With the Environmental Protection Agency (EPA) emissions regulations, the use of higher-grade engine oil is mandatory to maintain proper engine performance. A benefit of the newer oils is that they’re compatible for use in earlier engines.
There are two characteristics to look for when choosing the right engine oil for your compact equipment: classification and viscosity rating.
Oil categories for use in diesel engines begin with “C.” The American Petroleum Institute (API) CJ-4 category was introduced in 2006 and was intended for high-speed, four-stroke diesel engines. It was designed to meet 2007 model year on-highway exhaust emission standards, and is uniquely formulated to avoid impacting new diesel engine technology durability.
In December 2016, API introduced a new heavy-duty oil engine category: CK-4. The new formulations help protect engines from high-heat, high-load conditions typical in non-road applications. CK-4 oils are backwards compatible with all trucks and non-road equipment that use CJ-4 oils.
Always use a premium oil that meets or exceeds the API service classification of CK-4 for EPA-compliant engines.
It’s important to properly match the viscosity rating of your engine oil to the outside temperatures at your work environment. Always refer to the Operation & Maintenance Manual to determine the weight of oil that is recommended in various conditions.
A 10W-30 weight oil is a common factory-fill for many current production machines. It offers top performance in temperatures typically ranging from zero degrees F to 90 degrees F and above. A 15W-40 weight performs well from 25 degrees F to 110 degrees F and above.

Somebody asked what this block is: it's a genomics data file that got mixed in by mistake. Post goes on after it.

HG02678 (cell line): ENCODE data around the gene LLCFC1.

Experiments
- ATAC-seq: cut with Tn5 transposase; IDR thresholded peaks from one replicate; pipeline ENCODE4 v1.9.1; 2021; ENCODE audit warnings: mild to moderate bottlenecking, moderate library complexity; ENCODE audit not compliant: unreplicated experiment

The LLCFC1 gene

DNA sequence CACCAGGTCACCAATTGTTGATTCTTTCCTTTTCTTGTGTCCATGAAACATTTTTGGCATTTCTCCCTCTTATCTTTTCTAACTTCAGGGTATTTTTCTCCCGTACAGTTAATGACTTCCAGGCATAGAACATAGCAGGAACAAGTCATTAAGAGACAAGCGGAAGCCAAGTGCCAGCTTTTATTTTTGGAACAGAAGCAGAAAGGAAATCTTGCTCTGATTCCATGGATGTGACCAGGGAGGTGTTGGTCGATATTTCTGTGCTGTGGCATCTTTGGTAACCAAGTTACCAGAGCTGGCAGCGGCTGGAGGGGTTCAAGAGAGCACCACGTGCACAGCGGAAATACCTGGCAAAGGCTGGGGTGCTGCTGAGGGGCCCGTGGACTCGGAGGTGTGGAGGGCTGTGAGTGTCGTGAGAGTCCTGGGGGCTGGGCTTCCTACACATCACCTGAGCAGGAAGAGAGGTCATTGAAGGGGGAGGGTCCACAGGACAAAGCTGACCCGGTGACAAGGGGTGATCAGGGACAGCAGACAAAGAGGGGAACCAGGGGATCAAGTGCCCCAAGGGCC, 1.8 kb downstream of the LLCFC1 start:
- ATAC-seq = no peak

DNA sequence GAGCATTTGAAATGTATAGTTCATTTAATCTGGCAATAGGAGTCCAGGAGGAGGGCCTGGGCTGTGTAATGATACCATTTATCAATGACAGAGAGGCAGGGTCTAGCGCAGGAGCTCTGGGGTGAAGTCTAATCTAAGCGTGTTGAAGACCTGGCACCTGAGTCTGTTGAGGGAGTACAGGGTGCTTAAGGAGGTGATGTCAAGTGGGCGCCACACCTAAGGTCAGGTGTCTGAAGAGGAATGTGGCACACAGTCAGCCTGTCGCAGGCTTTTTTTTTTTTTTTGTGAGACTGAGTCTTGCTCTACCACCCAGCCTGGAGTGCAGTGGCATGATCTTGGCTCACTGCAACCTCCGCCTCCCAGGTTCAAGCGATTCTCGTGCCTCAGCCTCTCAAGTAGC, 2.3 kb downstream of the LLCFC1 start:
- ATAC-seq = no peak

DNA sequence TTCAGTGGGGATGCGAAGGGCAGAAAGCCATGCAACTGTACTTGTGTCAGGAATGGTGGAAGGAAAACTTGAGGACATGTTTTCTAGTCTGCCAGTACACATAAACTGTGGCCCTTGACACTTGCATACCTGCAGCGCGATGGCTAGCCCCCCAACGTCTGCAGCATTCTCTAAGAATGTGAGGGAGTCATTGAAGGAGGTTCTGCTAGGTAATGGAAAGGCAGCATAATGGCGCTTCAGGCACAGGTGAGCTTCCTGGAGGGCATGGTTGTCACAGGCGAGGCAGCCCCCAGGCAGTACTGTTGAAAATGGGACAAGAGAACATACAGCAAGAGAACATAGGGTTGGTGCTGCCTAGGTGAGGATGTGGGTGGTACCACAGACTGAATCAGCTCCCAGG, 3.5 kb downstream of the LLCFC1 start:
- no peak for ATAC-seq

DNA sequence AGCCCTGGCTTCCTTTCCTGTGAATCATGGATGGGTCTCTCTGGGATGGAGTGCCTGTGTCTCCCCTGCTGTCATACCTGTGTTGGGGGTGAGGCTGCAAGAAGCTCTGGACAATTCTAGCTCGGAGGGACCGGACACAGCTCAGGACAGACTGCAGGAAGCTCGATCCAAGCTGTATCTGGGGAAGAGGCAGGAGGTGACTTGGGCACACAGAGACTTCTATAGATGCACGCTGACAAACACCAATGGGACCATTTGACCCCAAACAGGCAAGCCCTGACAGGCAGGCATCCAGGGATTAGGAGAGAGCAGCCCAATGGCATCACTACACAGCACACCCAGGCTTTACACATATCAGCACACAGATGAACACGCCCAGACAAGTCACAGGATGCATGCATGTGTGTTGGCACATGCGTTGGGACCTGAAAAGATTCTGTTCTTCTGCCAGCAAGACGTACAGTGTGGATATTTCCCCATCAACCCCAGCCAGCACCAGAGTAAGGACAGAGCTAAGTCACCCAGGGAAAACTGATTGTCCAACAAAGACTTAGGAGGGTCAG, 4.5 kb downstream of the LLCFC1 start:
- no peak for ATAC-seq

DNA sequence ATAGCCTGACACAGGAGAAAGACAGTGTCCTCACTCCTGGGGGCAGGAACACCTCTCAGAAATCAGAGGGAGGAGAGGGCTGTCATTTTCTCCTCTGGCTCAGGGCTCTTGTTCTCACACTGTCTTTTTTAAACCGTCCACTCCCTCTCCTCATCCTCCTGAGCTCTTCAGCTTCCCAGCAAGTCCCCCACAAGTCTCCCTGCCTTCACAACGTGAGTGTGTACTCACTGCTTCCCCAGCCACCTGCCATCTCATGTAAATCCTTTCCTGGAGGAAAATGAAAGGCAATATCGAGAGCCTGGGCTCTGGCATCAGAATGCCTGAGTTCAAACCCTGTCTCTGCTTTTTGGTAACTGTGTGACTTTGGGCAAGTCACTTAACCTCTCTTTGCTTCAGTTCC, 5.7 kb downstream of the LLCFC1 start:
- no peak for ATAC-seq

Synthetic or synthetic-blended oils are formulated with additives that can extend oil change intervals and promote longer engine life. A 5W-40 weight synthetic oil is usually capable of providing protection in harsh conditions as cold as minus 40 degrees F and as hot as 120 degrees F.
Hydraulic and Hydrostatic Oils
Hydraulic and hydrostatic oils are formulated to meet the growing demands placed on hydraulic components, and there are several different types of these fluids for various applications:
- High-performance — Typically, a custom blend of high-quality lubricants designed to provide peak flow at subzero temperatures while maintaining stability during periods of high-temperature use.
- Synthetic — An advanced liquid technology designed to optimize cycle times and productivity, and provide good cold weather fluidity for seasonal changes.
- Biodegradable — Introduced to meet customer demand as federal, state and local governments set environmental-related project restrictions. It’s biodegradable, non-toxic and formulated to reduce the potential for environmental damage.
Many machines require grease as a lubricant in pivot points where pins and bushings are located. The lubrication points need greased at various intervals specified by the machine manufacturer. If used correctly, the right type of grease will help extend the life of components:
- Multi-purpose #2 — Developed for normal applications, it provides lubrication to prevent rust and corrosion and protection under heavy and shock loads.
- Heavy-duty — Containing moly for better adherence to all surfaces, it offers water resistance, extreme pressure capabilities, pumpability in cold temperatures and good seal compatibility.
- High-performance — Formulated to provide high-temperature performance in severe operating conditions, it’s intended for lube points with sliding and pivoting movements.